The rapid sterility test based on the previously described system has the limitation that test samples have to be filterable. Therefore, another system had to be taken into consideration for rapid testing of non-filterable sterile drug products. The choice of Novartis fell on the Celsis Advance System, which is also based on ATP bioluminescence for detection of growing microorganisms. In contrast to other systems based on ATP bioluminescence, the reaction is amplified by exploiting the microbial enzyme Adenylate Kinase which converts ADP to ATP, therefore intensifying the bioluminescence reaction. The system demands incubation in liquid nutrient medium, therefore an application for non-filterable drug products might be feasible. Since this method is very similar to the ‘traditional’ test method, the envisioned validation strategy will be similar to the one used for the previously described system. Only a small fraction of the incubated volume is used for the actual test, therefore subsequent identification of potential contaminants does not pose a difficulty with this system.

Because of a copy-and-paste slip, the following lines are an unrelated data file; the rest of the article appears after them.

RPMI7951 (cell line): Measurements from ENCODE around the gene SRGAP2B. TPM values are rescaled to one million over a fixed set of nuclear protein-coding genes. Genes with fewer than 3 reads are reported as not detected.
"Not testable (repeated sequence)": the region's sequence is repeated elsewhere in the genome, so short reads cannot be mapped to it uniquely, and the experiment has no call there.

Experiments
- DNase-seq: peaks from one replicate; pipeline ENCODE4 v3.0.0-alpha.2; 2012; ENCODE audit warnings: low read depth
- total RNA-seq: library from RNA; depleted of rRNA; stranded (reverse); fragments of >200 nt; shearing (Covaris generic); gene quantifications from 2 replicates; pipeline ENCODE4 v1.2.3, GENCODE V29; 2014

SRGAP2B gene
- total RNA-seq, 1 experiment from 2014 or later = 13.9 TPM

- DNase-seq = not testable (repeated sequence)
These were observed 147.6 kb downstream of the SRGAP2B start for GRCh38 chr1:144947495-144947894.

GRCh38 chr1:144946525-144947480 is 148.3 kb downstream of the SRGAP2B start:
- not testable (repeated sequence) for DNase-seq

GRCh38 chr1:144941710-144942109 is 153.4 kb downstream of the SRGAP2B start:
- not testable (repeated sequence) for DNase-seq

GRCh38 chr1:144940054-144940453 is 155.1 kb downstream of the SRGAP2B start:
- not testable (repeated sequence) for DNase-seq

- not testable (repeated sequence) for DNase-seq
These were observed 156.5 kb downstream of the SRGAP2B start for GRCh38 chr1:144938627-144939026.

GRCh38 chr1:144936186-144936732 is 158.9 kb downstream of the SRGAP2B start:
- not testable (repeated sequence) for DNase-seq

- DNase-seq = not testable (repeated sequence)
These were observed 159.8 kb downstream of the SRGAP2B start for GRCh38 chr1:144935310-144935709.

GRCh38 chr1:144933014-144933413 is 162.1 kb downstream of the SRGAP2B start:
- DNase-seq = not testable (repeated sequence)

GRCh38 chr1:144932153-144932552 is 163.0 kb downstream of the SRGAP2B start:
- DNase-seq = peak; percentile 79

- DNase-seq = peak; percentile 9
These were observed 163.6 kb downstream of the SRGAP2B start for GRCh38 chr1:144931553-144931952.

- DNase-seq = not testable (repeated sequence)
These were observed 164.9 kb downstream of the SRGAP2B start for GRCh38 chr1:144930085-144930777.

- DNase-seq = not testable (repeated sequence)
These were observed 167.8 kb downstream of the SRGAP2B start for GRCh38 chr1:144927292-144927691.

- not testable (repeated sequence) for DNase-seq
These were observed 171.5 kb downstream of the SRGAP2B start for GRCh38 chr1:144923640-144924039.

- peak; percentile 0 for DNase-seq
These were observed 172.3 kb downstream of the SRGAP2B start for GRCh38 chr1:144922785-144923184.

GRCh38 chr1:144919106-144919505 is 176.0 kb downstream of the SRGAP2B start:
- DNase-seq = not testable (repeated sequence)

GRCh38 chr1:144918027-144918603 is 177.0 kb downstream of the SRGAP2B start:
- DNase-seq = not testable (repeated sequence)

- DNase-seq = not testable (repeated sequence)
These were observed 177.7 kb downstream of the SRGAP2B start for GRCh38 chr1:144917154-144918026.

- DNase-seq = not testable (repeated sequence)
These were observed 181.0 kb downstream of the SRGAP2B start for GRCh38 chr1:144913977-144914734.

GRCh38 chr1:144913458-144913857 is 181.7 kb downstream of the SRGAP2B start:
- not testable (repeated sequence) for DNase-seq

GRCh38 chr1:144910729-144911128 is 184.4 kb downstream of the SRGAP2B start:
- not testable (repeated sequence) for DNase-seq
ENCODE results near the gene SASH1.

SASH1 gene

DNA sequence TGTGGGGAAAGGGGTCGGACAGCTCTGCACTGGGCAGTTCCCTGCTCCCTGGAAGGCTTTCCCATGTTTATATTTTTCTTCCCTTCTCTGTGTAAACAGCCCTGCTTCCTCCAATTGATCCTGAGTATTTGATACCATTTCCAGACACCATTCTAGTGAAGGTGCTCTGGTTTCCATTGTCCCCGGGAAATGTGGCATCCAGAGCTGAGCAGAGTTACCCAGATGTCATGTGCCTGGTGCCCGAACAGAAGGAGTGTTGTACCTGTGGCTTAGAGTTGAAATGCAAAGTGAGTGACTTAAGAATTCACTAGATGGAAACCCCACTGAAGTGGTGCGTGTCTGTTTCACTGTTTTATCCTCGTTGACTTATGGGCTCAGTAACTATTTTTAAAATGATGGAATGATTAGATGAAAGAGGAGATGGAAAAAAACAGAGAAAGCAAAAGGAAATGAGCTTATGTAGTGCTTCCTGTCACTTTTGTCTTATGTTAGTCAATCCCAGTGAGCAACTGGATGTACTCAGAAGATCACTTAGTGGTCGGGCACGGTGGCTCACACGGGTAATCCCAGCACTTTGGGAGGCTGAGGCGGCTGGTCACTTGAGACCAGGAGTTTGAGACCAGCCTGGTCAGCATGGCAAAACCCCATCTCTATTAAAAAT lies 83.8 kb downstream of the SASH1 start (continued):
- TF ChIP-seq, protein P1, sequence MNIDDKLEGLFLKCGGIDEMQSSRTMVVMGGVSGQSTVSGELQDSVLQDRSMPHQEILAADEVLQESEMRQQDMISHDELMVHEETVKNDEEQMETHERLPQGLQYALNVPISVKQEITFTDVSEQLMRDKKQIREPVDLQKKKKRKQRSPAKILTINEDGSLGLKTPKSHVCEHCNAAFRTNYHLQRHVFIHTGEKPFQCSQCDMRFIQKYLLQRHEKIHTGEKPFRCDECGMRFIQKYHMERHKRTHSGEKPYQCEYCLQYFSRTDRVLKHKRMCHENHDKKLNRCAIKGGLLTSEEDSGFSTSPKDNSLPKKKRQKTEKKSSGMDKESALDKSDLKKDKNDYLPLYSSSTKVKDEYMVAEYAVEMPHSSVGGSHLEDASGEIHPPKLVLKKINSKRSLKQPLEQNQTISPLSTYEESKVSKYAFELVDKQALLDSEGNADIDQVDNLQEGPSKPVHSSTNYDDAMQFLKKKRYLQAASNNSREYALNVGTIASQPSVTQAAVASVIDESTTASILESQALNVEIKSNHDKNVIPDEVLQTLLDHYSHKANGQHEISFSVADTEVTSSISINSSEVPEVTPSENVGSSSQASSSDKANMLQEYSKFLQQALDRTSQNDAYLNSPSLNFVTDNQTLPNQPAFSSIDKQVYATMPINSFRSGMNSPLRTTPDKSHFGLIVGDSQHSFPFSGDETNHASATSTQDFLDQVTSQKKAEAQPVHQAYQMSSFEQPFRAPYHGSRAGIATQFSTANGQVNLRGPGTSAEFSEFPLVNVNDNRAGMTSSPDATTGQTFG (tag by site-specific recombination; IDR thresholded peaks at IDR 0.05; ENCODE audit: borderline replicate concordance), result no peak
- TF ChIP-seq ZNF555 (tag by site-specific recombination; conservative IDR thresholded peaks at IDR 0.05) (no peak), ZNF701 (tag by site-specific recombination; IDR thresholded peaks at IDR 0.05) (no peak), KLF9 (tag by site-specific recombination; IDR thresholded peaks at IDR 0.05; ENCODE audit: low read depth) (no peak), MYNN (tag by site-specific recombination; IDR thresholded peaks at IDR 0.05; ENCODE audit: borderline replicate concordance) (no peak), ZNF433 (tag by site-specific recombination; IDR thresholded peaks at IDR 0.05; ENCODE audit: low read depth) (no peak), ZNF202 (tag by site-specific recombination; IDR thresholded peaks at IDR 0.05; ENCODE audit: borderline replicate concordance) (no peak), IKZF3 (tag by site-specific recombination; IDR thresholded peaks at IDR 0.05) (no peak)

Besides non-filterable sterile drug products, an application for the microbiological examination of non-sterile drug products / excipients is currently under evaluation. Although the system is not able to quantify potential contaminants, it might be used to deliver a fast presence / absence result for microbial growth, indicating if further microbiological examination is necessary. Since this alternative microbiological examination of non-sterile drug products would demonstrate the general absence of growing microorganisms in the sample, it is foreseen to combine the TAMC (Total Aerobic Microbial Count), TYMC (Total Yeast/Moulds Count) and inspection for specified microorganisms in one single test. Besides the advantage of a faster test result (initial study data indicate approximately three days), this combination of experiments would reduce the amount of work for routine test performance significantly. Because of these strict microbiological requirements, only non-sterile drug products/excipients which rarely harbour growing microorganisms would be interesting for this application, an aspect which would be included in the product-specific validation.
Water analysis is currently performed according to the pharmacopoeial guidelines (USP ) and respective monographs using mixed ester cellulose membranes incubated on R2A for five to seven days and subsequent visual enumeration.